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How Mugsy Plans a Cyber-Heist

by David Piscitello, President, Core Competence

In classic black and white gangster movies, Edward G. Robinson -- playing the part of "Mugsy" or "Mr. Big" -- always "cased the joint" before "knocking off" a bank or jewelry store. Even today, thugs in trench coats and brow-down fedoras, concealed in a doorway across Main Street from the target, or Mugsy and his moll doing a drive-by, persist as stereotypes for criminal information gathering.

In the information age, Main Street is the Internet, and information gathering is more sophisticated than driving past your building. Modern heist movies often fast-forward to the part where the cyber sleuth dials directly into an acquired target's critical data center. The actual process of information gathering used by serious attackers is too mundane and slow-moving for movie scripts. But it's worth your while to understand their processes so you can decide whether you are revealing too much about your organization.

This article addresses one scenario of information gathering, but there are certainly many others. For example, I'm not addressing the "any target, anywhere, I want root" script-kiddy approach. This article describes what a motivated professional criminal (picture Mugsy as a cyber-hoodlum) might do.

Mugsy Drives By Your Web Site

Most Web sites provide contact and location information. Each corporate phone number may identify the base number of the block of numbers within a phone exchange assigned to your company. Serious attackers use war dialing software to scan these blocks for modems, oft-neglected side doors to your network. In addition, contact e-mail addresses sometimes identify domain-specific mail hosts, and may reveal how a company structures its intranet. The e-mail address dave@naivecompany.com reveals little more than the Web name www.naivecompany.com, but dave@humanresources.naivecompany.com suggests there might be an engineering.naivecompany.com, or datacenter.naivecompany.com. (Don't laugh, it happens!) Such clues help the attacker map your network, your mail routing, and possibly your organizational infrastructure.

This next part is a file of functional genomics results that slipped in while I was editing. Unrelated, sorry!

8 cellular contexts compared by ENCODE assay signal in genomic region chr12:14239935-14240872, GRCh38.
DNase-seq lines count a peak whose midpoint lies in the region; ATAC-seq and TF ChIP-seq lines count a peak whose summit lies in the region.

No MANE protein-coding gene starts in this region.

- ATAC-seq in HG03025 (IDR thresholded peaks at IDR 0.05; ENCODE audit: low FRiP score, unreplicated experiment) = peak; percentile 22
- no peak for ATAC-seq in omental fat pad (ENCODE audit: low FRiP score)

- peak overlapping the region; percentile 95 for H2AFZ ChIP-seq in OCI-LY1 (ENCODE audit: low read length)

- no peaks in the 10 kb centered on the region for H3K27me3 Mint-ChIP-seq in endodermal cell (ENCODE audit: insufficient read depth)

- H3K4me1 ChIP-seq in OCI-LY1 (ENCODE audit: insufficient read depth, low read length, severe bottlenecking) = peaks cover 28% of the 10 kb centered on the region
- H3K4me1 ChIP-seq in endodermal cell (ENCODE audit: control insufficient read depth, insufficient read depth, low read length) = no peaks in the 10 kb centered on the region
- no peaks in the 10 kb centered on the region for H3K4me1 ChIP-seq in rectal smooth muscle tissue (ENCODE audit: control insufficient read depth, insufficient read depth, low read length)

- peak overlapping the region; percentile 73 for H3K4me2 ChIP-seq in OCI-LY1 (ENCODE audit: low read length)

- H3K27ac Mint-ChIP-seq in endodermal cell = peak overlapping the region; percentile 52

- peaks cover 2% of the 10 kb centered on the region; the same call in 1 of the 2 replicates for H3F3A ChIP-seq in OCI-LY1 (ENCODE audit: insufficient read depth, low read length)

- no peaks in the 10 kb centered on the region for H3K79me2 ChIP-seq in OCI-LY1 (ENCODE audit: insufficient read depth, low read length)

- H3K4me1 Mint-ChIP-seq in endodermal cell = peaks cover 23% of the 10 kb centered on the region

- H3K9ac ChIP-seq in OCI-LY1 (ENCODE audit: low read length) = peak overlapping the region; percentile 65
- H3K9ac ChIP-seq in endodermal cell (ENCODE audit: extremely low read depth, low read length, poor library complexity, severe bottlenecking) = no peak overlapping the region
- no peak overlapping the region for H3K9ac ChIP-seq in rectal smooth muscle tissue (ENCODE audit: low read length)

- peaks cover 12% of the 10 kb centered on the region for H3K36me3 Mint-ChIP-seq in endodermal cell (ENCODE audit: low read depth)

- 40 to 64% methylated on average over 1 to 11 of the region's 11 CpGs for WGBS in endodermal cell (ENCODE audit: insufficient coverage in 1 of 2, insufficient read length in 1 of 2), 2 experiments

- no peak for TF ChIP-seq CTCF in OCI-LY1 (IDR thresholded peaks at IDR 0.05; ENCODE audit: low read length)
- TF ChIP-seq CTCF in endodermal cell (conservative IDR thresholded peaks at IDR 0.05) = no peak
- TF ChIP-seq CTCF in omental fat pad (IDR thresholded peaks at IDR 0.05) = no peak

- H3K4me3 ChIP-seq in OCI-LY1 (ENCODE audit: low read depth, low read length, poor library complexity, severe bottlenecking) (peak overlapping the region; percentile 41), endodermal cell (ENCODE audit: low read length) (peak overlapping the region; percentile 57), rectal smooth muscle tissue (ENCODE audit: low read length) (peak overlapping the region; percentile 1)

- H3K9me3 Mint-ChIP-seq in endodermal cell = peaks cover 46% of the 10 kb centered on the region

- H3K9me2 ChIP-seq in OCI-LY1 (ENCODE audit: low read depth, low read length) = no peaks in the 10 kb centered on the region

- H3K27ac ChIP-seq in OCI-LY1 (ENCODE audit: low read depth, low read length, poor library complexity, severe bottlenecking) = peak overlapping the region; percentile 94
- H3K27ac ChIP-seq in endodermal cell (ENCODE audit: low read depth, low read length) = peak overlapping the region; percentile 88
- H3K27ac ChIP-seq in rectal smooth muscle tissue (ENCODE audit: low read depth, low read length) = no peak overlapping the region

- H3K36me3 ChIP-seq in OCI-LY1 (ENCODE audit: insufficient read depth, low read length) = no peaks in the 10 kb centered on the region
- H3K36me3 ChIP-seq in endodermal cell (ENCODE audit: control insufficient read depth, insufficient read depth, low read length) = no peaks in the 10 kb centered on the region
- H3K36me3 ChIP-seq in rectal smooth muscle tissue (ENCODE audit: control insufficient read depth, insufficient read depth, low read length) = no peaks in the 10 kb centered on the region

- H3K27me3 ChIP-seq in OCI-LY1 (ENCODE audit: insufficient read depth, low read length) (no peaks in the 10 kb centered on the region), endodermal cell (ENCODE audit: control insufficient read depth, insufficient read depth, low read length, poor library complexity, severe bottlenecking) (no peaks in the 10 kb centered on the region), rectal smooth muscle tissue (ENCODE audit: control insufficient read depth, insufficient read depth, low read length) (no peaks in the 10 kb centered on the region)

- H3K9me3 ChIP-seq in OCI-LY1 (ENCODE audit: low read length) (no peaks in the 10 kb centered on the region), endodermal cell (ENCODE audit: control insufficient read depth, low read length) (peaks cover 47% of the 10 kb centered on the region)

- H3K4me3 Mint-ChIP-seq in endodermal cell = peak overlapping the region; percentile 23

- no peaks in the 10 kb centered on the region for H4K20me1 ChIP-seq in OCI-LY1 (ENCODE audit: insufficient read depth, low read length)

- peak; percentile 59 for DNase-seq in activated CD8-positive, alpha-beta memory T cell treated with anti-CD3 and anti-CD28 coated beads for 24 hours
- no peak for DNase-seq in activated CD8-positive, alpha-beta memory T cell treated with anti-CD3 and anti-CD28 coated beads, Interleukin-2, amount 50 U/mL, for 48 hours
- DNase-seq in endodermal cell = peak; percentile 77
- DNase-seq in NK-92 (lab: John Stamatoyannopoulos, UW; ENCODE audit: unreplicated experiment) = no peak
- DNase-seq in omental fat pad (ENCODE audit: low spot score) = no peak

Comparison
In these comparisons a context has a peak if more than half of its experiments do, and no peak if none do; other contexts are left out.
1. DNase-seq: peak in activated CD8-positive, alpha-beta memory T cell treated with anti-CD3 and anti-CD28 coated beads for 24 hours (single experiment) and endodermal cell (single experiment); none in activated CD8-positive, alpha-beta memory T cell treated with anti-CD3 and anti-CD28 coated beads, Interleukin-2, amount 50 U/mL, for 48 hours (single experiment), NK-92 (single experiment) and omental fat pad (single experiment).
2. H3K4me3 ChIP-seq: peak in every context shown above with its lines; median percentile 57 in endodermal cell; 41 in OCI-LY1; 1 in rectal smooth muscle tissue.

Attackers may use specific information gleaned from your Web site to refine searches about your organization as they look for "anything about <this info, this company>" anywhere on the Web. Metasearch engines like DogPile and All the Web, All the Time™ expedite such searches by launching a search request across a dozen or more engines. Alternatively, an attacker can download an entire Web site using tools like WebZip Offline Browser, then compile your site into a compressed HTML file. Using index and search features from Microsoft's HTML Help Workshop, he will search for links to directories, other Web servers in your organization, and HTML comments and tags that offer information to help him break into your Web or intranet.

Mugsy Checks the EDGAR Database

Hacking Exposed authors Stu MacLure, George Kurtz and Joel Scambray explain that one of the serious attacker's tricks of the trade is to cull the EDGAR database at the U.S. Security and Exchange Commission (SEC). Motivated attackers may be very patient. They may wait for times when a targeted company is engaged in acquisitions and mergers. During such transition periods the companies involved may have difficulty reconciling multiple security policies, or they may engage in IP renumbering and modifying firewalls, VPNs, internal network structure and Internet access. Thus, the target company is more vulnerable to misconfiguration or policy implementation flaws. Hackers pounce on such opportunities.

Mugsy Moves On to Name Servers and Registrars

Domain Names and IP numbers used in the public Internet are administered by registrars, who maintain the master domain name databases. The databases identify the domain names and IP network numbers assigned to organizations, as well as administrative, technical, and billing contact names and addresses. You can trawl these databases of Internet Registrars using the WHOIS protocol, available for most operating systems. Many registrars (ARIN, RIPE, APNIC) have Web interfaces to the database. Multi-national organizations often have multiple IP network blocks assigned and administered locally; attackers use network and contact information extracted from the WHOIS database to focus war dialing efforts, as well as network scans.